Brian Jungen gets a lot of press for his show in Washington DC. There’s this interesting NPR story on him and here’s the Washington Post’s Blake Gopnik:
His new show at the National Museum of the American Indian, called “Brian Jungen: Strange Comfort,” is all about probing such cliches of Indianness, which stick like glue to anyone with native roots. That probing puts him on the leading edge of native culture, as well as in the thick of international contemporary art.
Those red, black and white Air Jordans, pulled apart and reassembled into masks, look a lot like the most famous Indian carvings of British Columbia and Washington state — but what’s that to Jungen? The coastal groups that make such carvings have almost nothing to do with his people, who occupy farmlands a thousand miles away, on the other side of the Rocky Mountains.
Natives are supposed to be in touch with nature in a way that all the rest of us no longer are, right? And yet Jungen’s own people are more likely to know plastic lawn chairs than an aquatic mammal that swims in oceans they may never have seen, except on TV.
Outsiders, and some natives, have often bought into a notion of “Indianness” that risks leveling such differences. It’s easy to act as though there’s some Indian essence underlying groups that are actually more different from each other, by far, than the French are from Norwegians. Though we’d never make the mistake of imagining Parisians eating lutefisk, we’re happy to imagine Dunne-za communing with whales.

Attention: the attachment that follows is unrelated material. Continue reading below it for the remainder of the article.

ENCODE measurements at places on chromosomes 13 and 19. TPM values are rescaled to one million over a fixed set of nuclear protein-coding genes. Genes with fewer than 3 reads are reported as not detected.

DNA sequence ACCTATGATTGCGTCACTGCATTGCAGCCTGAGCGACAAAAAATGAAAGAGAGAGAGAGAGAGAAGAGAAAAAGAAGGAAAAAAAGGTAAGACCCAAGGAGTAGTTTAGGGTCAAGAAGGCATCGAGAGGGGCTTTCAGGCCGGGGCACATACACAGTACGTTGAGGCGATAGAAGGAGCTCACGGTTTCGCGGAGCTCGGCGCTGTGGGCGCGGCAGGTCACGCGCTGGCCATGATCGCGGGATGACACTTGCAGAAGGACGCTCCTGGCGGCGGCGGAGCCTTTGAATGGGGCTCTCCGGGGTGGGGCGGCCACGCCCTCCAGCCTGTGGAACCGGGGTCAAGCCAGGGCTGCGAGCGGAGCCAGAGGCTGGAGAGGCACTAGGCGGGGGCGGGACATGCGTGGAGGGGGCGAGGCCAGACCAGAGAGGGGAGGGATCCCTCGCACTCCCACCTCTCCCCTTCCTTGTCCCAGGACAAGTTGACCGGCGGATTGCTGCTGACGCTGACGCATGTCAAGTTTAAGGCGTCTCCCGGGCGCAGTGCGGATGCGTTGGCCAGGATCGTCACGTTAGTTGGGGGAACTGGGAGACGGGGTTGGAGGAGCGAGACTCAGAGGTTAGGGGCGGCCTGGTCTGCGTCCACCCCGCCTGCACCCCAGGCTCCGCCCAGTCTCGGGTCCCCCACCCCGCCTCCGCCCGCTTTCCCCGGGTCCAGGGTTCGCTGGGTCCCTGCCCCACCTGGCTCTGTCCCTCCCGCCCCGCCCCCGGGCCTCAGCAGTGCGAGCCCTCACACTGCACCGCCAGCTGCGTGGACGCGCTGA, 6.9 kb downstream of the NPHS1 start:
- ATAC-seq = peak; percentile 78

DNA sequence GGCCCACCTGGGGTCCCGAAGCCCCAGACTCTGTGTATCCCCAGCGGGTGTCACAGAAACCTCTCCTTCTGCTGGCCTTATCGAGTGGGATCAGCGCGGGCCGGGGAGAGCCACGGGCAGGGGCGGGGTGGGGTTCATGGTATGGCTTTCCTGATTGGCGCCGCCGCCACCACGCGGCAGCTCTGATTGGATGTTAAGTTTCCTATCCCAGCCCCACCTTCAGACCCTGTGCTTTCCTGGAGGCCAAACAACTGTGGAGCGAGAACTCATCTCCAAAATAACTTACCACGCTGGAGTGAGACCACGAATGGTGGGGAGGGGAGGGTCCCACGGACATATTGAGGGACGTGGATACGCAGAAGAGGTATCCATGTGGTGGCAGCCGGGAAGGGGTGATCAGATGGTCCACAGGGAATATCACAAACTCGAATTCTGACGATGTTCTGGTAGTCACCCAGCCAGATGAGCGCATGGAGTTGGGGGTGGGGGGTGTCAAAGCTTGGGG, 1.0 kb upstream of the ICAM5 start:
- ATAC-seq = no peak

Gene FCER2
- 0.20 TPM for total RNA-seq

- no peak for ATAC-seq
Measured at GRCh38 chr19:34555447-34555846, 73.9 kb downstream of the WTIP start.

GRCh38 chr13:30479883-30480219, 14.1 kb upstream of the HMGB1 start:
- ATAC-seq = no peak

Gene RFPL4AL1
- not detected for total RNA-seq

Asked why he uses so many materials from sports, and whether that’s related to the controversy over sports teams with names that denigrate Natives, Jungen replies to NPR:
“Professional sports play a role in society that serves like a ritual and ceremony,” he says. “Having experienced that within my own family — the dancing and drumming that I participate in — I know how important that is. So I wanted to use that — use things that people would recognize in their everyday world.”
Native Intelligence (Washington Post)